In June 2008, Plaintiff's application for disability insurance was approved by the insuror, retroactive to mid-December 2007.

Defendants maintained a Profit Sharing Plan, which was an employee benefit pension plan offered by Defendants for the benefit of its employees. Second Am. Compl. ¶ 5. The Employee Retirement Income Security Act ("ERISA"), 29 U.S.C. §§ 1001, et seq., provides employees certain rights under the Profit Sharing Plan, including enforcement rights in federal court. Pl.'s Mem. in Opp'n to Mot. for Sum. J. ("Pl.'s Mem.") [Dkt. # 31], Ex. 3, at19--20. Under section III (B)(1) of the Profit Sharing Plan, to be eligible for profit sharing contributions, an employee must "complete at least 1,000 hours of service during the Plan Year and be employed as of the last day of the Plan Year." Id., p. 9. Plaintiff completed 1,000 hours of service in 2007. Id. at 8.

Defendants admit that Plaintiff "was not paid a profit sharing contribution for Plan Year 2007," Defs.' Facts in Support of its Mot. for Sum. J. [Dkt. # 25] ("Defs.' Facts") ¶ 6; "was not paid a bonus for 2007," id. ¶ 4; and "was paid for 4.51 hours of accrued but unused leave" later than required under the D.C. Wage Payment Act, id. ¶ 5. Defendants insist that Plaintiff was not discharged, but rather, that she resigned. Id. ¶ 8.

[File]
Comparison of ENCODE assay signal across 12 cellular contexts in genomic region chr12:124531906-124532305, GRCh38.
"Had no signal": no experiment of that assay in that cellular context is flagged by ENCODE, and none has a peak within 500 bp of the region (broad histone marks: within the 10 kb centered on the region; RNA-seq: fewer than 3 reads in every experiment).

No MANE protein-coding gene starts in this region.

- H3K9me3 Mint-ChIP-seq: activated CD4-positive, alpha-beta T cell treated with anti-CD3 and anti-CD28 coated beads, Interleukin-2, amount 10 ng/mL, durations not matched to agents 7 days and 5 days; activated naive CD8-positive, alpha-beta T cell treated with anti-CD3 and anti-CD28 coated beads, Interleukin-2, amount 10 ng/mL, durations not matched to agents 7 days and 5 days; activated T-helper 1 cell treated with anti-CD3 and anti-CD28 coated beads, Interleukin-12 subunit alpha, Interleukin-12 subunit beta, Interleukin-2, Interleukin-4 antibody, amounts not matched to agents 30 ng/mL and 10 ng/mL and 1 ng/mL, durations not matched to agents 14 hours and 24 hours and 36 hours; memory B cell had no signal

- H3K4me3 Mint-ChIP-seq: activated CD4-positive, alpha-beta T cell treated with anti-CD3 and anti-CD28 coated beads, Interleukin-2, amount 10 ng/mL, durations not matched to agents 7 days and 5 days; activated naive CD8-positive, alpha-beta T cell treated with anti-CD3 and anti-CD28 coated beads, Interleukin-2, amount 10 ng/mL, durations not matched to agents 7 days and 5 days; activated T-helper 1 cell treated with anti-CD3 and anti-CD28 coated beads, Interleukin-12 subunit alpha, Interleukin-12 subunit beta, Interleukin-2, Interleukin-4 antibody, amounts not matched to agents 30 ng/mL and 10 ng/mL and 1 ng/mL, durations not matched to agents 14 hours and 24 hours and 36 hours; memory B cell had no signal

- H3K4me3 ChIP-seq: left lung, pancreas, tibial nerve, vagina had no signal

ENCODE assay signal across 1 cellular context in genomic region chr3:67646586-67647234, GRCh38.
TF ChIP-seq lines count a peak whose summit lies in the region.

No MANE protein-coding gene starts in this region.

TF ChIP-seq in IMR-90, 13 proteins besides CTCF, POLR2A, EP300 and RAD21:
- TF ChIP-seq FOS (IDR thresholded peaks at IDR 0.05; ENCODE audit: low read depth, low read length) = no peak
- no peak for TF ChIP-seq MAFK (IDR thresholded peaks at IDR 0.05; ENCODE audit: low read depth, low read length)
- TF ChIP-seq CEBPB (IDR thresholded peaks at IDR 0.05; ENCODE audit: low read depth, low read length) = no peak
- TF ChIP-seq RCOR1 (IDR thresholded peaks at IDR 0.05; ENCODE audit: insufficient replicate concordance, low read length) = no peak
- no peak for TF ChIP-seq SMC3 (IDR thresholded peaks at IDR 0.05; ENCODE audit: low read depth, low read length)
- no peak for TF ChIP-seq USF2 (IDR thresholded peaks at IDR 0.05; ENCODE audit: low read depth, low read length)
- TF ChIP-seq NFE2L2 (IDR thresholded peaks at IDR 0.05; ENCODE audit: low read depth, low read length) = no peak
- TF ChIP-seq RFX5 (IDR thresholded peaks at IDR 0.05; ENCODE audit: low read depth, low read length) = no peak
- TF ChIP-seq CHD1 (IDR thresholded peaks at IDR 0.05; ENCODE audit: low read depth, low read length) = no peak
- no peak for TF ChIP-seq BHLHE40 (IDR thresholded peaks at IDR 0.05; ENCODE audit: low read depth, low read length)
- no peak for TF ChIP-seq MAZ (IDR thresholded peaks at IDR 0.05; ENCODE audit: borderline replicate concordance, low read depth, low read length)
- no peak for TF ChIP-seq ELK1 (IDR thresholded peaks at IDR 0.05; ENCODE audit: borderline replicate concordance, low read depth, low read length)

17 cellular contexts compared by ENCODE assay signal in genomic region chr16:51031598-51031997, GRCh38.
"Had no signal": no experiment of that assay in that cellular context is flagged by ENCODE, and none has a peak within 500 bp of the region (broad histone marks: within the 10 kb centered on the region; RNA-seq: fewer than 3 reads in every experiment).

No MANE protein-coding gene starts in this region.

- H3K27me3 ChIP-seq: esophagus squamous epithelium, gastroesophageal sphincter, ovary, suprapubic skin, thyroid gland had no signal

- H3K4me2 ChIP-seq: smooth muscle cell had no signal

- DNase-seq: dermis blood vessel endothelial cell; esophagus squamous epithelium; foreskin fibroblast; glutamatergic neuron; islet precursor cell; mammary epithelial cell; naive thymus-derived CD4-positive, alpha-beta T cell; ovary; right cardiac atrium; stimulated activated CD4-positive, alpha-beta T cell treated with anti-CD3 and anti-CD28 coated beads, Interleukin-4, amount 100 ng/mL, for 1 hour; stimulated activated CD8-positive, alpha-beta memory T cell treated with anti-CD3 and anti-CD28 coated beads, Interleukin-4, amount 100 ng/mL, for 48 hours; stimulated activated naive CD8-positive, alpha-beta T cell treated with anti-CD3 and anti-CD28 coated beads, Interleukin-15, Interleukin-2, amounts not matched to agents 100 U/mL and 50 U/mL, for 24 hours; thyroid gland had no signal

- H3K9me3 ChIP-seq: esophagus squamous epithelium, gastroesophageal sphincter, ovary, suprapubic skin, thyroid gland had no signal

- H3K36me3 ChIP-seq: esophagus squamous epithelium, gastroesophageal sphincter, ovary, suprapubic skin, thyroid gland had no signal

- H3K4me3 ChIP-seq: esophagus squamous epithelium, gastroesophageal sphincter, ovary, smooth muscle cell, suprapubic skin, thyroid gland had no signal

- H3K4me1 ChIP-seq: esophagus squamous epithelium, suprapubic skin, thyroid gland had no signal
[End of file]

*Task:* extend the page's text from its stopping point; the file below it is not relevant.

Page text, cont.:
Under certain circumstances, the FMLA and its DC counterpart, the DCFMLA, grant an employee the right to take temporary medical leave from employment, without the threat of, or actual termination, from her job. The FMLA provides that "an eligible employee shall be entitled to a total of 12 workweeks of leave during any 12-month period . . . [b]ecause of a serious health condition that makes the employee unable to perform the functions of the position of such employee," 29 U.S.C. § 2612(a)(1)(D), and the DCFMLA provides that "any employee who becomes unable to perform the functions of the employee's position because of a serious health condition shall be entitled to medical leave for as long as the employee is unable to perform the functions, except that the medical leave shall not exceed 16 workweeks during any 24-month period." D.C. Code § 32-503.

As stated in Roseboro v. Billington, 606 F. Supp. 2d 104 (D.D.C. 2009), there are two viable claims under the FMLA:

(1) an interference claim under §§ 2615(a)(1), in which the employer has restrained, denied, or interfered with the employee's substantive rights under the Act, and (2) a retaliation claim under §§ 2615(a)(2), in which the employer has taken adverse action against the employee because the employee took leave ...